The word ‘civet’ is derived from an Arabic word, ‘zabad’, which is the name of an oily fluid secreted from the scent glands of most members of the family Viverridae (8). Many civet species use scent marking as a means of territory defence (10).
Like most civet species, the banded civet is nocturnal, which is likely to be an adaptation to avoid larger mammalian predators and raptors which are active during the day (11) (12). Members of the Viverridae family are known to spend much of the day sheltering from predators in tree holes, tangles of vines, caves, burrows and even man-made objects (6).
Although the banded civet does sometimes feed on fruit, the majority of its diet is made up of invertebrates (11) (13).
All species of civet typically give birth to one or two young and may have up to two litters per year (6), with a relatively long nursing period of approximately 70 days (8). Although there is little information on the reproductive behaviour of the banded civet in the wild, there have been some observations made in captivity. The young are born barely able to crawl, with folded ears and closed eyes which take 8 to 12 days to open (3). To transport the young, the female will pick them up and carry them in her mouth (14). In captivity, the young have been seen walking after 18 days, and after 4 weeks were observed climbing a tree in the enclosure with the female. After 10 weeks they became much more independent and began foraging for themselves. During the first two months of life, young banded civets in captivity have been observed emitting high-pitched cries, and producing a hacking cough when disturbed (3).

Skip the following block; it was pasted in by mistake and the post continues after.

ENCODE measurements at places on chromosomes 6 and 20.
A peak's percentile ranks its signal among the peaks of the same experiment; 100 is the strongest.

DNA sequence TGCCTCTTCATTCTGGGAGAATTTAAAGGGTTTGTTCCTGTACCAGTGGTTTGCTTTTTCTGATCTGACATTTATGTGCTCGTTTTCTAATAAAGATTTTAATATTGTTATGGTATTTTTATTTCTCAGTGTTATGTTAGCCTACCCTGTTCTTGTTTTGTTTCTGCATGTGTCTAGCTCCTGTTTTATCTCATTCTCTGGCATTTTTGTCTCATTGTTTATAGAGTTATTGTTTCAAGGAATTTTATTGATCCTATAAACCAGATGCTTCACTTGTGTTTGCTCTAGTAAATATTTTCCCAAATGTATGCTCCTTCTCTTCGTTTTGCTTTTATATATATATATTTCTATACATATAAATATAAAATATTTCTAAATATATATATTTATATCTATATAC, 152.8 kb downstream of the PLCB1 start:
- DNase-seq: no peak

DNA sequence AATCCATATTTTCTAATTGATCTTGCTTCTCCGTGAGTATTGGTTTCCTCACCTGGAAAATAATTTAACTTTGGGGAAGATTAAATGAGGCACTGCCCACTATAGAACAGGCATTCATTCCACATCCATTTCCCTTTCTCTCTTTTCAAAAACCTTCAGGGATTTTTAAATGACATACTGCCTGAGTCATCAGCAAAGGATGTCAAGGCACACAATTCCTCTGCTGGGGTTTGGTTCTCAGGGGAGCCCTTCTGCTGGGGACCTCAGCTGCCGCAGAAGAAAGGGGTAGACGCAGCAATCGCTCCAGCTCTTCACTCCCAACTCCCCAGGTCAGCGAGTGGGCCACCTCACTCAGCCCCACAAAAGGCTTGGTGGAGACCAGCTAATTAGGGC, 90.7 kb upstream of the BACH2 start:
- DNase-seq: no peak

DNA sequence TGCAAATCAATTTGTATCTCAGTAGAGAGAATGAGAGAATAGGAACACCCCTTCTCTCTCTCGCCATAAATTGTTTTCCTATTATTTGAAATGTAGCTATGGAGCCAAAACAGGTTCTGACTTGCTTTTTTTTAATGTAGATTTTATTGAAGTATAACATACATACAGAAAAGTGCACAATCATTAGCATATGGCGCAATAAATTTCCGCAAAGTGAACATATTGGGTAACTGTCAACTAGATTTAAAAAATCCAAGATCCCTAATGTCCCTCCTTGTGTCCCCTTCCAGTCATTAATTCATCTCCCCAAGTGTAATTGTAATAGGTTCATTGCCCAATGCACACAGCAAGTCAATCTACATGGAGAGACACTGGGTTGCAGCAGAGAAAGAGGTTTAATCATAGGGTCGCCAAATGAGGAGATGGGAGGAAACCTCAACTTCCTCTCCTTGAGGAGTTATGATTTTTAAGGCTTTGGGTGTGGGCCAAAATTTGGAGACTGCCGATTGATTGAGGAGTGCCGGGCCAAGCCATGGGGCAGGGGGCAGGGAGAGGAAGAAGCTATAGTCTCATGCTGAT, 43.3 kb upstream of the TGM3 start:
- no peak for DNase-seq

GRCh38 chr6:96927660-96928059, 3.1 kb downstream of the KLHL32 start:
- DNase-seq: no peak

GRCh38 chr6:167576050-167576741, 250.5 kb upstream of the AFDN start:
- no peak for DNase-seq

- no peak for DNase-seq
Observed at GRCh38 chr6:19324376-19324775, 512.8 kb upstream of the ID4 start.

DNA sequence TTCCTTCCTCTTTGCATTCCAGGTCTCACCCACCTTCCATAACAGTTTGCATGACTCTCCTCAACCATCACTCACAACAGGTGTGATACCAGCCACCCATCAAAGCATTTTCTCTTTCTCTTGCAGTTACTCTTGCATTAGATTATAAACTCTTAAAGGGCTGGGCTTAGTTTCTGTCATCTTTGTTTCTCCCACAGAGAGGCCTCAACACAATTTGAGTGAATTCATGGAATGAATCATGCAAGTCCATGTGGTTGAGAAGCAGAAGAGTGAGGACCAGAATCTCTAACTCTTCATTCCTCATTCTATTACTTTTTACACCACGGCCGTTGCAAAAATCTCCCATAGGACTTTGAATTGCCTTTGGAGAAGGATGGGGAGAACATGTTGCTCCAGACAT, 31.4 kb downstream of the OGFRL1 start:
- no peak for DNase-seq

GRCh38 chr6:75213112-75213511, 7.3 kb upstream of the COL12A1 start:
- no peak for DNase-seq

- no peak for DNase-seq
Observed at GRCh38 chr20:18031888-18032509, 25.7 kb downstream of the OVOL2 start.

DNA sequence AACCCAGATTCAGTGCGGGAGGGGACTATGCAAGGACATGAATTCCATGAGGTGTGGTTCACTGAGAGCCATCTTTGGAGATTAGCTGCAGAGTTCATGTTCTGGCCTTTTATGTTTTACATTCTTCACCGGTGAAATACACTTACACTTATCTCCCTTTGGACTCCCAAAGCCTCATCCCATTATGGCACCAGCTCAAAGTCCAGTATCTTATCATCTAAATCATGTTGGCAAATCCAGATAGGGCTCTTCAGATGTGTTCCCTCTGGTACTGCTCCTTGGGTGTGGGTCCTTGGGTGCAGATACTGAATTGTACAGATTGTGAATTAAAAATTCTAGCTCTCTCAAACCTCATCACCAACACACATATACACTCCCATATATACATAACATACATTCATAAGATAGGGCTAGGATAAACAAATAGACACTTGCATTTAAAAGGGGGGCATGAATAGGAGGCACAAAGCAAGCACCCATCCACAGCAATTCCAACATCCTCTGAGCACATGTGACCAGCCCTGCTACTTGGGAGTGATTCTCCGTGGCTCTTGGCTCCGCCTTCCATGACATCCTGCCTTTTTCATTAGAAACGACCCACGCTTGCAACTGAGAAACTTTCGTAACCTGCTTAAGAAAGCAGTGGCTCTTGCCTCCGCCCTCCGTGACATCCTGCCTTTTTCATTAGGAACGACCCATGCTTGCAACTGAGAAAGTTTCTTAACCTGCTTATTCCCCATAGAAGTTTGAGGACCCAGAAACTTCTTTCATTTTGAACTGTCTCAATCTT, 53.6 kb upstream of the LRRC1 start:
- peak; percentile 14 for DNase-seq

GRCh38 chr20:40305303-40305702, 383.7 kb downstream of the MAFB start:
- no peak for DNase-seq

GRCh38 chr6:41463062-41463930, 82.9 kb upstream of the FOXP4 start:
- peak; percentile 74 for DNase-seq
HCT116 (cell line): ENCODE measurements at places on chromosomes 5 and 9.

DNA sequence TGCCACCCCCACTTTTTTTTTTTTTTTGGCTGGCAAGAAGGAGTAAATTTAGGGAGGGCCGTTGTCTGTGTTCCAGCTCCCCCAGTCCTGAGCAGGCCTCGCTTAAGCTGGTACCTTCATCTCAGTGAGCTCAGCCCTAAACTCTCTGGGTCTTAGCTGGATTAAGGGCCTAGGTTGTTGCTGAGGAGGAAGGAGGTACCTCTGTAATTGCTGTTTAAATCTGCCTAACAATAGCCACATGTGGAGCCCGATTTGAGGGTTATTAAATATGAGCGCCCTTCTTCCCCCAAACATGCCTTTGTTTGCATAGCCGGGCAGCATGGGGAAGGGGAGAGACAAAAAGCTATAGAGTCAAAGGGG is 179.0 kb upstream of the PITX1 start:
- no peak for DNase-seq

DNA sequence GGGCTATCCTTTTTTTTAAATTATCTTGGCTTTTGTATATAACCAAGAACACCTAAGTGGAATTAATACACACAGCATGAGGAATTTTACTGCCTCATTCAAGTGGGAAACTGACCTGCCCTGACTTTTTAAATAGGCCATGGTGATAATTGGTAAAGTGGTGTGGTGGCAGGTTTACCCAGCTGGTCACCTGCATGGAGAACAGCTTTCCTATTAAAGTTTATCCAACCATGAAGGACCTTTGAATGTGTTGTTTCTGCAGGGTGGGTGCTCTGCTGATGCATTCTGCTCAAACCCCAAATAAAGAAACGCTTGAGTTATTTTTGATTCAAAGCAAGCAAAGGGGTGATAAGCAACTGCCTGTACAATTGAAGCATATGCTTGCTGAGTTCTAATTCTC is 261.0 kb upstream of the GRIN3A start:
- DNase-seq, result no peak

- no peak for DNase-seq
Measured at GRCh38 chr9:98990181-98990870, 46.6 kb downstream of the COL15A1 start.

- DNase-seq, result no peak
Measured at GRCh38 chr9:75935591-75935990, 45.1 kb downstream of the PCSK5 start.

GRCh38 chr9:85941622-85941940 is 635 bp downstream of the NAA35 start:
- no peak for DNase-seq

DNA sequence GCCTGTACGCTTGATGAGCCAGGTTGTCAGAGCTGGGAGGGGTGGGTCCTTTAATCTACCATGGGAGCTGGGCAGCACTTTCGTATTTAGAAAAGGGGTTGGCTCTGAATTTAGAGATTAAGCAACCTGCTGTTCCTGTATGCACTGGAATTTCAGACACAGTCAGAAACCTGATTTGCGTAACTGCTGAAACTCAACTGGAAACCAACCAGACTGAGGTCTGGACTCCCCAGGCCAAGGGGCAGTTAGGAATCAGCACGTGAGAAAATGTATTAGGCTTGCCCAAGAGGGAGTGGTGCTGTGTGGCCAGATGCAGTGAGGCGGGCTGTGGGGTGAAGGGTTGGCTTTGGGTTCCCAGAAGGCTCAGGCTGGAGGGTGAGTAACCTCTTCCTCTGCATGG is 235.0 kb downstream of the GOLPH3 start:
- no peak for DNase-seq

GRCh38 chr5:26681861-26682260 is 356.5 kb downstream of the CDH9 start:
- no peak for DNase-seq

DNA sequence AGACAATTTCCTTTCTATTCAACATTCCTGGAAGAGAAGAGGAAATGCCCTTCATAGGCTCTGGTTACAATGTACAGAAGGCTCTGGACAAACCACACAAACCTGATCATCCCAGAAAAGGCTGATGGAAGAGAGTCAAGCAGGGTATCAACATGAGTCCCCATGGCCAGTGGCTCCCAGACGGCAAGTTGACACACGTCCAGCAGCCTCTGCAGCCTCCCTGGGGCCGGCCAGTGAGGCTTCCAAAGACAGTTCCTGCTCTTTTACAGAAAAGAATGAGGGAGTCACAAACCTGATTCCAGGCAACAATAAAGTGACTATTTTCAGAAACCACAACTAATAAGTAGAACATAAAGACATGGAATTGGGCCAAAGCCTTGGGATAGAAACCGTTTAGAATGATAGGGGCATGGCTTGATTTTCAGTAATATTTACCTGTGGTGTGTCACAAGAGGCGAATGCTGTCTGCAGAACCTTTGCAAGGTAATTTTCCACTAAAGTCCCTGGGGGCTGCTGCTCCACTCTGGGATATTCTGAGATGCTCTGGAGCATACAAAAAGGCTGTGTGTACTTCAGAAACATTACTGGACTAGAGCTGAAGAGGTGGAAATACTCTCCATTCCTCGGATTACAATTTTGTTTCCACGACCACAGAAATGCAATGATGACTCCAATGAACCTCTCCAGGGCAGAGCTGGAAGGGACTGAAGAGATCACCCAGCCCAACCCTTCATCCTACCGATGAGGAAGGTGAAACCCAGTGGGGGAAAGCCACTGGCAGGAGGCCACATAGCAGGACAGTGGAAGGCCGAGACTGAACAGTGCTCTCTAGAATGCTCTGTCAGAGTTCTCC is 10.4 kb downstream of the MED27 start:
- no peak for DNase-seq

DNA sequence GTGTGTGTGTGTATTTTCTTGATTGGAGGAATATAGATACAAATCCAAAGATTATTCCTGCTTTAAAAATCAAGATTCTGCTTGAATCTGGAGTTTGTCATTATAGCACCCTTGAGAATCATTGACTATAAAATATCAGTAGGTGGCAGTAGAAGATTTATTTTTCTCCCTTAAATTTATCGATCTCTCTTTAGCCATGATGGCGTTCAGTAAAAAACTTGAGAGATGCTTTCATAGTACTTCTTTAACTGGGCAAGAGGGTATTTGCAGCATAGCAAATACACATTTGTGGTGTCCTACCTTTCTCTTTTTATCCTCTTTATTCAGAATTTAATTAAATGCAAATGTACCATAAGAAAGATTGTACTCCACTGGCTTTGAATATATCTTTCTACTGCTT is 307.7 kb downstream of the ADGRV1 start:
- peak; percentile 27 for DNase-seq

It is not known if the banded civet is a solitary species; however, the related palm civet (Paradoxurus hermaphroditus) is known to be solitary, with the male and female only coming together to breed. Young female palm civets will remain in the range of the adult female until they mature at two years of age (15), and it is possible that the banded civet may behave in a similar way.